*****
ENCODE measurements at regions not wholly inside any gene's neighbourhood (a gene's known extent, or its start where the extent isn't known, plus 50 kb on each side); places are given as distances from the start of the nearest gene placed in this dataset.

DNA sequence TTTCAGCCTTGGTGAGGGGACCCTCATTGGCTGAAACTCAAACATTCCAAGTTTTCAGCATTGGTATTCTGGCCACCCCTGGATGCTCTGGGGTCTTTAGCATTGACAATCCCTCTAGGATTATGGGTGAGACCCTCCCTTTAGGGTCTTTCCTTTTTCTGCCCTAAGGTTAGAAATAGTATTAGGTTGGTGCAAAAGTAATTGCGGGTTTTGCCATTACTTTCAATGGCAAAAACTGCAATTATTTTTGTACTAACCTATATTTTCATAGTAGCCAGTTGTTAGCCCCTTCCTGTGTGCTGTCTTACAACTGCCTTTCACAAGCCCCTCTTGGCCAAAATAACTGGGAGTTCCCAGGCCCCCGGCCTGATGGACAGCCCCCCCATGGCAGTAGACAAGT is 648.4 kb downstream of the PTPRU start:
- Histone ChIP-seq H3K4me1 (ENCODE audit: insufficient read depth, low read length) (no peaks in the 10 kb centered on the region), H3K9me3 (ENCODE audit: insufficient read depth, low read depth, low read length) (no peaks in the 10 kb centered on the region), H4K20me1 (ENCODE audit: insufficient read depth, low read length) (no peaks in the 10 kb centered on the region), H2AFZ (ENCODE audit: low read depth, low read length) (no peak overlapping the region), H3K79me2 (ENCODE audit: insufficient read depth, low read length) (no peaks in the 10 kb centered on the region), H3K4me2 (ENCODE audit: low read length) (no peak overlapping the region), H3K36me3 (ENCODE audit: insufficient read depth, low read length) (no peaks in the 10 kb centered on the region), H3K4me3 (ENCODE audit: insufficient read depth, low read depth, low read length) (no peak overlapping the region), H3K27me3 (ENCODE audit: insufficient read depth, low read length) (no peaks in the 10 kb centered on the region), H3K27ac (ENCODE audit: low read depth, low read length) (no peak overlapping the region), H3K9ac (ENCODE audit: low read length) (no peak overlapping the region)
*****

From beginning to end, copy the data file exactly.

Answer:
ENCODE measurements at regions not wholly inside any gene's neighbourhood (a gene's known extent, or its start where the extent isn't known, plus 50 kb on each side); places are given as distances from the start of the nearest gene placed in this dataset.

DNA sequence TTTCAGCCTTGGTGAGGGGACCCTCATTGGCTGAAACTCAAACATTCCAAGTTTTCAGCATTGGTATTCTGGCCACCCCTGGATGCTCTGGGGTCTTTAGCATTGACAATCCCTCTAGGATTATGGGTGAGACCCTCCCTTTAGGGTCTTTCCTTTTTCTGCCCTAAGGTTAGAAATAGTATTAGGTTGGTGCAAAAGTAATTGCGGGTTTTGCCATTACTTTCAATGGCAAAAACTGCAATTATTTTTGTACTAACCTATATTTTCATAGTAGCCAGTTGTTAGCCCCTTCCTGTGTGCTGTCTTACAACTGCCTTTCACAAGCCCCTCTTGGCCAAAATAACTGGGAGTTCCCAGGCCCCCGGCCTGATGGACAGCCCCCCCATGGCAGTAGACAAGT is 648.4 kb downstream of the PTPRU start:
- Histone ChIP-seq H3K4me1 (ENCODE audit: insufficient read depth, low read length) (no peaks in the 10 kb centered on the region), H3K9me3 (ENCODE audit: insufficient read depth, low read depth, low read length) (no peaks in the 10 kb centered on the region), H4K20me1 (ENCODE audit: insufficient read depth, low read length) (no peaks in the 10 kb centered on the region), H2AFZ (ENCODE audit: low read depth, low read length) (no peak overlapping the region), H3K79me2 (ENCODE audit: insufficient read depth, low read length) (no peaks in the 10 kb centered on the region), H3K4me2 (ENCODE audit: low read length) (no peak overlapping the region), H3K36me3 (ENCODE audit: insufficient read depth, low read length) (no peaks in the 10 kb centered on the region), H3K4me3 (ENCODE audit: insufficient read depth, low read depth, low read length) (no peak overlapping the region), H3K27me3 (ENCODE audit: insufficient read depth, low read length) (no peaks in the 10 kb centered on the region), H3K27ac (ENCODE audit: low read depth, low read length) (no peak overlapping the region), H3K9ac (ENCODE audit: low read length) (no peak overlapping the region)